Java Heap settings best practice

Issue

  • Best Practice For Java Heap settings

Environment

Resolution

Traditional Platform

Use -Xmx and -Xms

Recommended Heap Specifications can be found in CloudBees JVM Guide.

Modern Platform

Use Container resources spec with -XX:MinRAMPercentage and -XX:MaxRAMPercentage

Since JDK 8u191 XX:+UseContainerSupport is activated by default, everything should work out of the box. It also introduces -XX:MaxRAMPercentage which takes a value between 0 and 100 (Note: values should be double type see docker-library/openjdk/issues/350). This allows fine grained control of the amount of RAM the JVM is allowed to allocate.

So we now know that the JVM is container aware and we should set the provided amount of memory in our runtime environment. For Jenkins, in general, the same requests/limits is recommended, in case the request is too low will cause evictions if the node that is running the pod is running out of memory.

...
resources:
    limits:
      memory: 6Gi
    requests:
      memory: 6Gi
...

Defining just the limits assumes the same requests value.

...
resources:
    limits:
      memory: 6Gi
...

Notes

a. Do not set -Xmx , -Xms. Those options set the JVM Heap size directly and it is best to let the JVM infer these based on current limits. Use -XX:MinRAMPercentage or -XX:MaxRAMPercentage instead.

  • If -Xmx is passed, the JVM will ignore both -XX:MaxRAMPercentage and -XX:MinRAMPercentage as you can see in the following example.
$ docker run -m 1GB openjdk:10 java -XX:MaxRAMPercentage=25 -Xmx512m -XshowSettings:vm -version
    Max. Heap Size: 512.00M
    Using VM: OpenJDK 64-Bit Server VM

b. Both -XX:MaxRAMPercentage and -XX:MinRAMPercentage are used to determine the maximum Java heap size. even though -XX:MinRAMPercentage’s name might make us think its argument could be used to configure minimum heap size, that is not the case. -XX:MinRAMPercentage JVM argument will be used to compute Java heap size only if your overall available memory’s size in the physical server (or in the container) is less than 250MB (approximately). See examples below.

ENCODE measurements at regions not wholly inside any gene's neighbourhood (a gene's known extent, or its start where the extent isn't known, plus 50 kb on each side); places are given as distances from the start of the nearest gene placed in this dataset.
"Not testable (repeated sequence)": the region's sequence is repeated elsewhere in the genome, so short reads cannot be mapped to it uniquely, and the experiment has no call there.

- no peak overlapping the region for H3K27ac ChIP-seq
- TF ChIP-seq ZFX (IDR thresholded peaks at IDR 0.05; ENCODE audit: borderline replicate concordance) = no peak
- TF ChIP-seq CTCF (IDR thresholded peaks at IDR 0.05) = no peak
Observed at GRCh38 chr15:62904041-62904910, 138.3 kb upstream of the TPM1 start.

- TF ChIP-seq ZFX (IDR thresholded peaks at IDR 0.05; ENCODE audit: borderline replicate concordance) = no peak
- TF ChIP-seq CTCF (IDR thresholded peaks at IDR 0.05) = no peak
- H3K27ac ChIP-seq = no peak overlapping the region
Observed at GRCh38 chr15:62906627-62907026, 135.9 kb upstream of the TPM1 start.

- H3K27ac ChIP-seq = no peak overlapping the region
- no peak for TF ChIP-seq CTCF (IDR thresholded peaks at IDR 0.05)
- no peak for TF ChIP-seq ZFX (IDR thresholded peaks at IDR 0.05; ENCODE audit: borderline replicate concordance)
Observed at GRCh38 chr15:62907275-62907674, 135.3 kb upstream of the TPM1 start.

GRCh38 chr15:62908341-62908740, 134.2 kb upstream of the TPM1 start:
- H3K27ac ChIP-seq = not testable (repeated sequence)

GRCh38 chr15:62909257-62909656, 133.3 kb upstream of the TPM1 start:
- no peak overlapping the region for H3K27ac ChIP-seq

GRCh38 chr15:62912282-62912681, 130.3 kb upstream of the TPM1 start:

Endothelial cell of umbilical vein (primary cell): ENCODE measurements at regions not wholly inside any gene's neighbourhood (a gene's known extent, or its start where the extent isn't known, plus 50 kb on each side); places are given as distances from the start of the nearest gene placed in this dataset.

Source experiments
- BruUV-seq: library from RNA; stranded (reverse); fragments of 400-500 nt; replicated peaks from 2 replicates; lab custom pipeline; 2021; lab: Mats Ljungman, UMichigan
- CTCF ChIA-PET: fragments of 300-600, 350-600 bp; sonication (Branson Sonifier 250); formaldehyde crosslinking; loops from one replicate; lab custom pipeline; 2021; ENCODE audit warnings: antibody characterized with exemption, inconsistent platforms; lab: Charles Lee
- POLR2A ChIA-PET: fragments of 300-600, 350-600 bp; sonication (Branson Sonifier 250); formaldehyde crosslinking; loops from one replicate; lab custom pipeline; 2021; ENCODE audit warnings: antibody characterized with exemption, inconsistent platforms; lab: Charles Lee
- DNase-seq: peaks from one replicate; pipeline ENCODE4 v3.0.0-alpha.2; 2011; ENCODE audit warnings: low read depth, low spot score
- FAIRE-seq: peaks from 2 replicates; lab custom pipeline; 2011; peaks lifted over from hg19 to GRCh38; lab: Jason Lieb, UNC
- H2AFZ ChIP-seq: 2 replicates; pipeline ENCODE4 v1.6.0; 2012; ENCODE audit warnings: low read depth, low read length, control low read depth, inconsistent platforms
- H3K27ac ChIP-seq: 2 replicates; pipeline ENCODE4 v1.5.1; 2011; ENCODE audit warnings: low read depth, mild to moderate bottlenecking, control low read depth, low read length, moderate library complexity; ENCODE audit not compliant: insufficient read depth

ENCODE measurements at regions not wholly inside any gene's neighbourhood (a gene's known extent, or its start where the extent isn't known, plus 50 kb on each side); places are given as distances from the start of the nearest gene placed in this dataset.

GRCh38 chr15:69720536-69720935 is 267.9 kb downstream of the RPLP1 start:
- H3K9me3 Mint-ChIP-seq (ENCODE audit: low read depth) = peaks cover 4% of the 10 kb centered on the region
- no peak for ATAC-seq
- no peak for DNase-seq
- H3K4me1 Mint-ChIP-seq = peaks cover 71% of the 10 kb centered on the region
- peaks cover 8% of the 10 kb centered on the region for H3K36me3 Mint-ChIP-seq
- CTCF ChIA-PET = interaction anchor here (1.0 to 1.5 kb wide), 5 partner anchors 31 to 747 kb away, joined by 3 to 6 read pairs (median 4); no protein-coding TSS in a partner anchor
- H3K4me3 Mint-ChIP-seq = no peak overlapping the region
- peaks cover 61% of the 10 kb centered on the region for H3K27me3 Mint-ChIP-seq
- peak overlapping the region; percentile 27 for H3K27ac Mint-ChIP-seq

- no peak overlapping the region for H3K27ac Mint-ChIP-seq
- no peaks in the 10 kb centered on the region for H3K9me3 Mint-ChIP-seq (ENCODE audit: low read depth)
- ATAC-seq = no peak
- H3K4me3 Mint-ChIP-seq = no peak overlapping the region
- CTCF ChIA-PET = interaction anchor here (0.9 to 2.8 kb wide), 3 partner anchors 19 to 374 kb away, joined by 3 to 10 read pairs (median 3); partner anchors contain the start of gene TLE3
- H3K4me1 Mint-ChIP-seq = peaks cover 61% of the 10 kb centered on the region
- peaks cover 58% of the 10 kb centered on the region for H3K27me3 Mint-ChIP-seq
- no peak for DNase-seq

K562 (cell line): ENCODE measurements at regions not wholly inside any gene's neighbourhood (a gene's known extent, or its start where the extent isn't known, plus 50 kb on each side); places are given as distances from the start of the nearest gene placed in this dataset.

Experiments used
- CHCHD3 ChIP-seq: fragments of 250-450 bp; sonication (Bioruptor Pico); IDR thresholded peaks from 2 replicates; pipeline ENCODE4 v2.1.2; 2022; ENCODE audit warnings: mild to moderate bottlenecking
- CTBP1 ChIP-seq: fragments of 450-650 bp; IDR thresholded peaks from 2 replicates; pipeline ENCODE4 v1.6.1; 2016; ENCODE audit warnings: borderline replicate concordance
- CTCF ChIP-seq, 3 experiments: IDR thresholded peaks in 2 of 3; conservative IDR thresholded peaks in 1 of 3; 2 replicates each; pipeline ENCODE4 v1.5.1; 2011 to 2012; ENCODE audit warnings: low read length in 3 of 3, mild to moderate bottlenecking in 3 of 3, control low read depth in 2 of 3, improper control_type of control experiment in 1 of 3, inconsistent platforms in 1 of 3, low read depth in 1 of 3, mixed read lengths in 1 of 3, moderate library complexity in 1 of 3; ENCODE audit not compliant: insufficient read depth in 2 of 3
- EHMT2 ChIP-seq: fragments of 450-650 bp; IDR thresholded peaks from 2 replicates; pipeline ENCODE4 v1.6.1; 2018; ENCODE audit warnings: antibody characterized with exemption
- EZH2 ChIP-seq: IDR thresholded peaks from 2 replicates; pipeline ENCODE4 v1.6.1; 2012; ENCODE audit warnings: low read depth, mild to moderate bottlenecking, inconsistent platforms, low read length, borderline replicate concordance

• 100 MB memory container example.
$ docker run -m 100MB openjdk:10 java -XX:MaxRAMPercentage=25 -XX:MinRAMPercentage=50 -XshowSettings:vm -version

    Max. Heap Size (Estimated): 48.38M
    Using VM: OpenJDK 64-Bit Server VM
  • 1 GB memory container example.
$ docker run -m 1GB openjdk:10 java -XX:MaxRAMPercentage=25 -XX:MinRAMPercentage=50 -XshowSettings:vm -version

    Max. Heap Size (Estimated): 247.50M
    Using VM: OpenJDK 64-Bit Server VM

For a more detailed explanation on the meaning of these two arguments please check: Difference between InitialRAMPercentage, MinRAMPercentage, MaxRAMPercentage.

c. Do not set -XX:MaxRAMFraction. It is deprecated in favor of MaxRAMPercentage see JDK-8186315.

d. A ratio JVM heap / Container Memory limit higher than 0.5 is known to be unstable and may cause unexpected master restarts due to JVM off heap usage.

Memory Estimation

Use your favorite APM tool to monitor the Memomory Heap Consumption by your instance. The right heap value should be a value between 80-90% of total heap consumption when the instance is at the maximum workload. Increased heap memory will produce long Garbage Collection pauses, which can be observed via slowness in the UI and sometimes even side effects like agent disconnections.

Horizontal Scaling

If your instance is not able to support its current workload (due to number of jobs and dynamic configurations) you should consider scaling horizontally your infrastructure by adding more masters to divide the workload more efficiently.

References:

Have more questions?

2 Comments

  • 0
    Avatar
    Kostiantyn Gorbunov

    According to Oracle JVM ergonomic page, the maximum heap size NEVER should be 1/4 of the physical memory IN GENERAL CASE. If you read actual source it is just DEFAULT value 1/4 or mem and < 1 GB. This example never ever ever should appear on that kind of reference material.

  • 0
    Avatar
    Carlos Rodriguez Lopez

    @Kostiantyn Gorbunov Thanks for pointing this out

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